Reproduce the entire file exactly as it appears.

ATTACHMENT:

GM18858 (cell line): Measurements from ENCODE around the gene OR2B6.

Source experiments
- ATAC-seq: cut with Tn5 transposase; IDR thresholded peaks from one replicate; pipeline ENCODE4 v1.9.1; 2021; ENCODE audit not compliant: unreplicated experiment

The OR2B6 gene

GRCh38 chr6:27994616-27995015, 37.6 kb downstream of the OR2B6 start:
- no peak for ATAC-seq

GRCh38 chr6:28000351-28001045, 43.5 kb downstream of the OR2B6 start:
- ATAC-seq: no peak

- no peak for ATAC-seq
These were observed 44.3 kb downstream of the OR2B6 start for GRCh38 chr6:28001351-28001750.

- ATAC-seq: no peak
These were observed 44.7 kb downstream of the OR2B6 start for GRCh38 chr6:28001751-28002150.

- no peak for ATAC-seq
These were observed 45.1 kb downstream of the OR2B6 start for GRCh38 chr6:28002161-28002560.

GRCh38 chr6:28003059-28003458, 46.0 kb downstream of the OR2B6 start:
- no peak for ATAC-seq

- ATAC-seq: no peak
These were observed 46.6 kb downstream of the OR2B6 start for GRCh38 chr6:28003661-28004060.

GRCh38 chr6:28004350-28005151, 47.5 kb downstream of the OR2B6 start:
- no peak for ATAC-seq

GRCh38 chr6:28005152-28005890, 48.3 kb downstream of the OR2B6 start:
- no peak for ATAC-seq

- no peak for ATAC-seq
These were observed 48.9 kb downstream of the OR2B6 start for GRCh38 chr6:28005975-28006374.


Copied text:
GM18858 (cell line): Measurements from ENCODE around the gene OR2B6.

Source experiments
- ATAC-seq: cut with Tn5 transposase; IDR thresholded peaks from one replicate; pipeline ENCODE4 v1.9.1; 2021; ENCODE audit not compliant: unreplicated experiment

The OR2B6 gene

GRCh38 chr6:27994616-27995015, 37.6 kb downstream of the OR2B6 start:
- no peak for ATAC-seq

GRCh38 chr6:28000351-28001045, 43.5 kb downstream of the OR2B6 start:
- ATAC-seq: no peak

- no peak for ATAC-seq
These were observed 44.3 kb downstream of the OR2B6 start for GRCh38 chr6:28001351-28001750.

- ATAC-seq: no peak
These were observed 44.7 kb downstream of the OR2B6 start for GRCh38 chr6:28001751-28002150.

- no peak for ATAC-seq
These were observed 45.1 kb downstream of the OR2B6 start for GRCh38 chr6:28002161-28002560.

GRCh38 chr6:28003059-28003458, 46.0 kb downstream of the OR2B6 start:
- no peak for ATAC-seq

- ATAC-seq: no peak
These were observed 46.6 kb downstream of the OR2B6 start for GRCh38 chr6:28003661-28004060.

GRCh38 chr6:28004350-28005151, 47.5 kb downstream of the OR2B6 start:
- no peak for ATAC-seq

GRCh38 chr6:28005152-28005890, 48.3 kb downstream of the OR2B6 start:
- no peak for ATAC-seq

- no peak for ATAC-seq
These were observed 48.9 kb downstream of the OR2B6 start for GRCh38 chr6:28005975-28006374.